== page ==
There's more bad news from Brazil.
Duff & Phelps Credit Rating Co. warned last week that the risk that Brazil's government might default on its local-currency obligations is increasing.
"The threat of a local-currency default is now quite high," said Jaime Sanz, director of Latin American ratings at Duff & Phelps.
Unless interest rates come down in Brazil, Mr. Sanz added, the country could be forced to reschedule its local-currency-denominated debt by midyear.
That could spell trouble for the global economy. When Russia unilaterally rescheduled its local-currency obligations last year, it triggered "a worldwide credit crunch that is still affecting global debt markets," Mr. Sanz said.
Meanwhile, Fitch IBCA, the New York- and London-based rating agency, cut Brazil's rating to B from B-plus this week amid heightened concern that the government will default on $154 billion of domestic debt.
Fitch noted that though Brazil is still not likely to default on either its domestic or external debt, "the risk of an adverse outcome has clearly increased."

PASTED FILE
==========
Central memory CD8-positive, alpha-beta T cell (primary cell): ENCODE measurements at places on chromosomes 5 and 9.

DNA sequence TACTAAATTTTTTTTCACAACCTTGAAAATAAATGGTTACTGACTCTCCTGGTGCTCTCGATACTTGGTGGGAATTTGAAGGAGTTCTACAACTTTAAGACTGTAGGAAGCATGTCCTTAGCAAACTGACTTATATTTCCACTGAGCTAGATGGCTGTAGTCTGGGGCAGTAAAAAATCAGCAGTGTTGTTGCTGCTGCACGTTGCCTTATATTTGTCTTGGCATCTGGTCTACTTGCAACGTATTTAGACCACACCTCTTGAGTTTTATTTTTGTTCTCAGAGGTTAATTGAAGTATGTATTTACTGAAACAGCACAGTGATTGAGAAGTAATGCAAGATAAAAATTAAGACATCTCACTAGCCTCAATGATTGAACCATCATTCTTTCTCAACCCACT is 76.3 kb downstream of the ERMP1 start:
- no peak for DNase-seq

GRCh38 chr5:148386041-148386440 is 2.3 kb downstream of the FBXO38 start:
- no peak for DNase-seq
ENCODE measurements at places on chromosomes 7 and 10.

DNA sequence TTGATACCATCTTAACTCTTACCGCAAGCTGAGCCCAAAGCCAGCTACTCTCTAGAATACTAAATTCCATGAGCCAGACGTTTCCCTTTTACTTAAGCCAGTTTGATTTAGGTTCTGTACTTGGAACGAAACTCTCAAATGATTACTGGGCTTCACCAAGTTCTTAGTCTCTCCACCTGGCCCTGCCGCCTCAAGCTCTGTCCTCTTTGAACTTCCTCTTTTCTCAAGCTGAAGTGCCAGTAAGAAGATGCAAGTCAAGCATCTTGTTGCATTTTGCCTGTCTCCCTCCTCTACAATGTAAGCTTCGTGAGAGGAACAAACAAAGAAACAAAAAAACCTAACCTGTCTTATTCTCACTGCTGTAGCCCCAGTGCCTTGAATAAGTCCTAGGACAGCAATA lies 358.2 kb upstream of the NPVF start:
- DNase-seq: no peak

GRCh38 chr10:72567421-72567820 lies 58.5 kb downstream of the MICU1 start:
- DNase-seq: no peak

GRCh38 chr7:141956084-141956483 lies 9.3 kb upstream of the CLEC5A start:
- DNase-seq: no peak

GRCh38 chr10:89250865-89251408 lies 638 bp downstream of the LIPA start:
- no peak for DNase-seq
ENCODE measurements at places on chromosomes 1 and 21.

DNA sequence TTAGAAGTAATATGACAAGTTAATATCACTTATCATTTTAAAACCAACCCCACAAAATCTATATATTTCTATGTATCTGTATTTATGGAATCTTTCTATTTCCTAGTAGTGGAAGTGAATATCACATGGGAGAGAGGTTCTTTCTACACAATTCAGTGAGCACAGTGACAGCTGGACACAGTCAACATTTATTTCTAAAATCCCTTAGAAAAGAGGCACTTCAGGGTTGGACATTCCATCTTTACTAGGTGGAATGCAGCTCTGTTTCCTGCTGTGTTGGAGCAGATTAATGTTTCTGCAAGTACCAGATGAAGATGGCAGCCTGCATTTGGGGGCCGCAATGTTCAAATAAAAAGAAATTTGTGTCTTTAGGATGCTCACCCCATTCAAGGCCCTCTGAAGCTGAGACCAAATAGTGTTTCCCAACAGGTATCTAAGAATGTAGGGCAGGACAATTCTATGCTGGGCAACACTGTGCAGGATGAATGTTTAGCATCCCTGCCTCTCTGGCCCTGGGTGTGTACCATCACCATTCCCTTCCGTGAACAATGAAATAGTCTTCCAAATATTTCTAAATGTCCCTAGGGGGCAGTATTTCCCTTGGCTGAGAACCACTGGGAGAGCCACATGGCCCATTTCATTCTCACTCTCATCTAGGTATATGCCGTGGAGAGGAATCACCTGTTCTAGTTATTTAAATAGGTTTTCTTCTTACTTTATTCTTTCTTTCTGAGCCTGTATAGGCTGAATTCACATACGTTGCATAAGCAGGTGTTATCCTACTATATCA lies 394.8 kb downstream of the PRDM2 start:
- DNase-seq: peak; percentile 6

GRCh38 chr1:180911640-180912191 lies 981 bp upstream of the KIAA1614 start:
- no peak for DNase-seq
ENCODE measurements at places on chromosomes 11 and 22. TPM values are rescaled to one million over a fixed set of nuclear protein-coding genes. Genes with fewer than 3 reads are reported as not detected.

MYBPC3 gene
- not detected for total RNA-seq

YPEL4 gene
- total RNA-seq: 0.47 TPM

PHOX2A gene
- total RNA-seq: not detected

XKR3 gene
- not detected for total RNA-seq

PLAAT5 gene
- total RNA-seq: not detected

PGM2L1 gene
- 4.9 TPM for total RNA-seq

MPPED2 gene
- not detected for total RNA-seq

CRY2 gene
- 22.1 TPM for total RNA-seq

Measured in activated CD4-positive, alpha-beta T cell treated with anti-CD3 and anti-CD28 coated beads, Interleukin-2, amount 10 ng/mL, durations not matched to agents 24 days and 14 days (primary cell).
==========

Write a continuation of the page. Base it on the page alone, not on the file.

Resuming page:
A recent report by J.P. Morgan & Co. said Brazil's economy will decline more than expected this year as a currency devaluation and high interest rates push the economy into recession.
The Morgan analysis predicted that Brazil's economy would decline 5.5% this year, compared with a previous estimate of a 4.3% decline.
"This year's recession may prove steeper than previously expected," Morgan economist Marcelo Carvalho noted in the report.
Brazil's currency has plunged 38%, to 1.91 reals to the dollar, since the country first devalued on Jan. 13. The decline triggered speculation that Citigroup and BankBoston Corp., the two U.S. banking companies with local retail and commercial banking operations, would suffer setbacks.
Senior executives at both banks, however, recently emphasized that they do not expect Brazilian volatility to have any real impact on their 1999 earnings.
Other big U.S. banking companies in Brazil, such as Chase Manhattan Corp., BankAmerica Corp., and Morgan, have focused on corporate banking and capital markets-related activities. Executives at those banks have said they expect improved earnings as a result of volatility in Latin America.
The weaker currency makes it more expensive for Brazilian companies to repay dollar debt, forcing them to cut costs and put off expansion, Morgan said in its report.
Rising import prices, meanwhile, are expected to boost inflation to 9% this year, after a decline of 1.8% in 1998, according to the banking company. It added that the real should end the year at 1.7 to the dollar after a steep drop since Jan. 1.